“Coach Tony Heath and Coach Eric Wells both stepped up to offer their support,” Stephens said.

Pearland Independent School District Director of Communications Kim Hocott, Vic Coppinger Family YMCA’s Member Service Senior Director Tonni Vale, YMCA of Greater Houston’s Vice President of Operations Mary Mossing and Chaplain Jamie Clark, Texas State Senator Larry Taylor’s District Director Kristyn Weaver, Pearland City Councilmember Greg Hill and his wife, Texas State Representative Ed Thompson’s District Director Amy Hill were also among the army of community volunteers who helped stuff backpacks.

The Hills were joined by their four-year-old son Ford and six-year-old daughter Isabella, two of the youngest volunteers.

“It was great to have our kids there,” Greg Hill said. “I think it’s important that our children have an understanding of what it means to give back to the community. It was also a special time for us as a family and made the experience even more fulfilling.”

Organized by the Vic Coppinger Family YMCA, Operation Backpack collects donated backpacks and school supplies and supplies them to the Pearland Independent School District for children in need so they start school with the necessary tools to be successful. The program also benefits Pearland students who attend Alvin ISD schools, Stephens said.

For more information about Operation Backpack, visit www.ymcahouston.org/operation-backpack/.

Source: The Pearland Journal

Adult Reading Center Learners Graduate and Prove the Dream of Literacy to be Real

ALCYou could feel the excitement in the air amongst all graduating students backstage. For some of them, this would be the first time they had the opportunity to wear a graduation gown and receive a certificate. This was their night to shine, and they were ready for it after all the hard work and long hours of studying at the Adult Reading Center.

The ceremony was held in the Pearland ISD Board Room on August 14. Twelve students who successfully completed their GED and two students who completed the Roots of Success program were honored.

Passing the GED exam is a great accomplishment in the life of an adult learner. A lot of work is put into it, and it requires the commitment of the students, as well as their families. The staff and teachers at the Adult Reading Center constantly hear stories of how students are managing all they have on their plates: “We hear stories daily of moms and dads who have to work during alternative hours to be able to attend the classes. Their dream is just much bigger than the challenges. And believe me when I say they face a lot of them and still don’t give up,” says Mrs. Dale E. Pillow, President and CEO of the Center.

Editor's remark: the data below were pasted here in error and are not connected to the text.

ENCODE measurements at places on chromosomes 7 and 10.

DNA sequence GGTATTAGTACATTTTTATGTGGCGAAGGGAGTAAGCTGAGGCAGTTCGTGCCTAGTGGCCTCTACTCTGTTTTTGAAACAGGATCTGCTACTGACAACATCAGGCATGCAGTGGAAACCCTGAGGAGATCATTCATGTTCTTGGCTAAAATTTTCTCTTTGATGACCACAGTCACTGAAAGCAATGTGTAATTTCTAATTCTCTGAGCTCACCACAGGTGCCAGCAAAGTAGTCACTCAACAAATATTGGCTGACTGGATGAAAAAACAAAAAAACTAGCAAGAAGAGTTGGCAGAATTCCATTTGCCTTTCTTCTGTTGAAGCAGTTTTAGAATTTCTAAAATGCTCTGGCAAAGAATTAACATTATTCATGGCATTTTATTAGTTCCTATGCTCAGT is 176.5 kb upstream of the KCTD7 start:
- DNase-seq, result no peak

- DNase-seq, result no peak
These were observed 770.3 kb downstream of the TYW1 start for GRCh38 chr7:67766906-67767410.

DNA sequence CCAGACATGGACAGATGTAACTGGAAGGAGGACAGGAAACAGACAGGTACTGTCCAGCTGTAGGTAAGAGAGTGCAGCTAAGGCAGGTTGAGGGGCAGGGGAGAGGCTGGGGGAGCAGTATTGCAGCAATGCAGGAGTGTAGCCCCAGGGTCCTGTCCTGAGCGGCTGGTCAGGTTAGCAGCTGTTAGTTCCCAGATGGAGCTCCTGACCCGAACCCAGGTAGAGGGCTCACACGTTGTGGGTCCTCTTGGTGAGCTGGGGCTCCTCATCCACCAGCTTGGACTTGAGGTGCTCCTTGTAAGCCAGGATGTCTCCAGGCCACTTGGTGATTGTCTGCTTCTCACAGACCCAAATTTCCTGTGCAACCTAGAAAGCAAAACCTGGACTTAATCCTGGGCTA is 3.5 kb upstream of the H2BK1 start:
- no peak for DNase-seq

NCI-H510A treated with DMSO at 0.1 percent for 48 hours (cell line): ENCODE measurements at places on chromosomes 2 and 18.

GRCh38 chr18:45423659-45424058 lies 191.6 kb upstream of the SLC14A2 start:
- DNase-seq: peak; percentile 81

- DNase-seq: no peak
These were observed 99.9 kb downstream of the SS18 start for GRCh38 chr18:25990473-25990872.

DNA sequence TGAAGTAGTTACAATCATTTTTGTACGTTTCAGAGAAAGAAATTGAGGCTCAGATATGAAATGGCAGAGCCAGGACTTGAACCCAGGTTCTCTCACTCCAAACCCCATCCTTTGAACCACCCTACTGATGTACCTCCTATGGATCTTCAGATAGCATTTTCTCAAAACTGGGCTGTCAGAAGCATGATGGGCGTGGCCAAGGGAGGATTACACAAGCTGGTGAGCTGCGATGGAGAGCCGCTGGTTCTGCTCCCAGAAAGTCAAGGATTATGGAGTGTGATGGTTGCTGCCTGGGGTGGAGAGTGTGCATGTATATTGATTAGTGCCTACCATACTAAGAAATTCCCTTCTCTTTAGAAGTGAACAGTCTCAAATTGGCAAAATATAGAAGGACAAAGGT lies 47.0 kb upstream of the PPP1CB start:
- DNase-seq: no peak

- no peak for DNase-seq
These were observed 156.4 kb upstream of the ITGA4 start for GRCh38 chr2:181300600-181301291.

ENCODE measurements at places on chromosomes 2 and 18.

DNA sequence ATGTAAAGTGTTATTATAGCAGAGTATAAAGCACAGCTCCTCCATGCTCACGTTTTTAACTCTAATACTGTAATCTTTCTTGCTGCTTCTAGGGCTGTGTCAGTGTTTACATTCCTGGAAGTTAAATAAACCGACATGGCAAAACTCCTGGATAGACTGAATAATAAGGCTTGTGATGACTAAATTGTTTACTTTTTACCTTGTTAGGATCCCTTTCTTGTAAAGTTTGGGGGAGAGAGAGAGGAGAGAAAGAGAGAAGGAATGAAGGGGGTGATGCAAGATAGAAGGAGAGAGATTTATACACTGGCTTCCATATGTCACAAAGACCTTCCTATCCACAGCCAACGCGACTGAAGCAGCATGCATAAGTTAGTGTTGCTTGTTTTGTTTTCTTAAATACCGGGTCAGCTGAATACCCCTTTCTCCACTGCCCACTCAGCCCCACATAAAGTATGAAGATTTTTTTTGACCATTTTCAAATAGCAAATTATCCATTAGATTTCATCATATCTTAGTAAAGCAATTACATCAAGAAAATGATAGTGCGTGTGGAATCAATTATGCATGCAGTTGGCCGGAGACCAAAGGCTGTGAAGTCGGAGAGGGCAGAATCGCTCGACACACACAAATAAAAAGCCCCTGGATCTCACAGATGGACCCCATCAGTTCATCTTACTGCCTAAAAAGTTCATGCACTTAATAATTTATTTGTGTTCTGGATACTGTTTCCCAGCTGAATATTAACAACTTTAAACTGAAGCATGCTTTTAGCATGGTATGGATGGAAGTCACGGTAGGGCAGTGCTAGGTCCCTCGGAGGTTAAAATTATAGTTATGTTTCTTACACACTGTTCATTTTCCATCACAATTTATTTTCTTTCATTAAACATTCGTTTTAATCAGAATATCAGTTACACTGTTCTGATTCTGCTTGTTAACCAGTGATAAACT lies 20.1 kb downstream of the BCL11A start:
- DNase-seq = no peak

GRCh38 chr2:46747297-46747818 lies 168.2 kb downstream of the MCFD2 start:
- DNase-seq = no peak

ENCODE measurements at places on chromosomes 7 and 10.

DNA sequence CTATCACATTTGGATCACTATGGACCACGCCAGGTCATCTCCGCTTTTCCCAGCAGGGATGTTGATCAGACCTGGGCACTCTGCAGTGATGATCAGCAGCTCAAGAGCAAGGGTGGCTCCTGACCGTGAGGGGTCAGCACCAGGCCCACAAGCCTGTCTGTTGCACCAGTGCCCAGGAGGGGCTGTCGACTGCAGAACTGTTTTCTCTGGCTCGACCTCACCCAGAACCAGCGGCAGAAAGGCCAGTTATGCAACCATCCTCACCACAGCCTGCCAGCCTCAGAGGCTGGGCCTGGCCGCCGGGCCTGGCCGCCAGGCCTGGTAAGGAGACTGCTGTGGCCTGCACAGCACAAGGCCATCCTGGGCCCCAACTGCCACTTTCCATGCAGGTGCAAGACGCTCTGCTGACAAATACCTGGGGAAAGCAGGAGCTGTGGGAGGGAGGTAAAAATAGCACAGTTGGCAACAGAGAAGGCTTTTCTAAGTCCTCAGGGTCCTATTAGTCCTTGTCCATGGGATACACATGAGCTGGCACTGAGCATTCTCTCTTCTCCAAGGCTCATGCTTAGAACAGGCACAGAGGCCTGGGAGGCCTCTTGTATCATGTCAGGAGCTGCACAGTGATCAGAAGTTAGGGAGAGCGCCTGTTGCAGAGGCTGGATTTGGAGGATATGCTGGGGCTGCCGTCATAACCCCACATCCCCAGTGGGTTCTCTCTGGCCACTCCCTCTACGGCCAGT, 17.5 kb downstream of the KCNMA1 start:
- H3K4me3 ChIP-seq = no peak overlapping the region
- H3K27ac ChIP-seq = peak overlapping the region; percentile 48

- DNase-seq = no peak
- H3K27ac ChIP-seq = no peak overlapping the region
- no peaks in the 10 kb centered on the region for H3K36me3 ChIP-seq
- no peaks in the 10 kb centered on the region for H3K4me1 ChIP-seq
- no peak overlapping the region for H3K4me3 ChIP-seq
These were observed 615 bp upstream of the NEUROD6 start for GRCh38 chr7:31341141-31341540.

The ultimate fulfillment of many of the learners’ goals is a transition from literacy education into the workforce, job training, or higher education. The Adult Reading Center utilizes Roots of Success Curriculum, an empowering environmental literacy and job readiness contextualized curriculum. The Center prepares adults with barriers to employment to gain access to environmental jobs and career pathways in multiple sectors of the economy.

Angie Lopez graduated along with the other adult learners and is the first in her family to receive her GED and go to college. She joined the Adult Reading Center in early 2013, by chance: “I was walking with my three year old son, Gabriel, and passed in front of the Center. He asked me to go in, because he said he wanted to go to school. Since then, I’ve never left. The Adult Reading Center is like a part of my family.” Angie just finished her first semester at Houston Community College and dreams even higher: “I want to pursue a Master Degree at the University of Houston, and become a teacher.”

Lopez is one of many stories of success at the Adult Reading Center. The organization assists the students in what they want to achieve, whether it is their GED, learning a second language, or getting their citizenship. Just like a family, the Center provides what the learners need to succeed and watches them go once they’ve reached their goal. That is what keeps the staff inspired.

To support the Center, donate, or become a volunteer, visit www.AdultReadingCenter.org or call (281) 485-1000.

Source: The Pearland Journal

Pearland Woman Wants to Help Single Moms Break Free From Poverty

By Flori Meeks

Photo By Pin Lim/Freelance

Photo By Pin Lim/Freelance

Leah Gonzales is in the process of launching Life Skills House to provide transitional housing to young women and their children trying to break free from poverty. When she was a single mother, one of the things that helped get her through the tough times was reminding herself that she was facing a season of difficulty, not a lifetime.

That message of hope is one of the ideas the 45-year-old Pearland resident hopes to get across to young, single mothers through a transitional living facility – Life Skills House – that she plans to establish in Brazoria County.

“I went through struggles but made it to the other side,” Gonzales said. “I learned different skills in the process that could help other ladies.”

Life Skills House will serve single mothers and pregnant teens ages 15-25, those striving to break the cycle of poverty and young women who were once victims of sex trafficking.

Gonzales wants to provide the women who live there the guidance, encouragement and tools they need to create stability in their lives. She wants the women there to find the kind of mentorship that she relied upon as a single mom.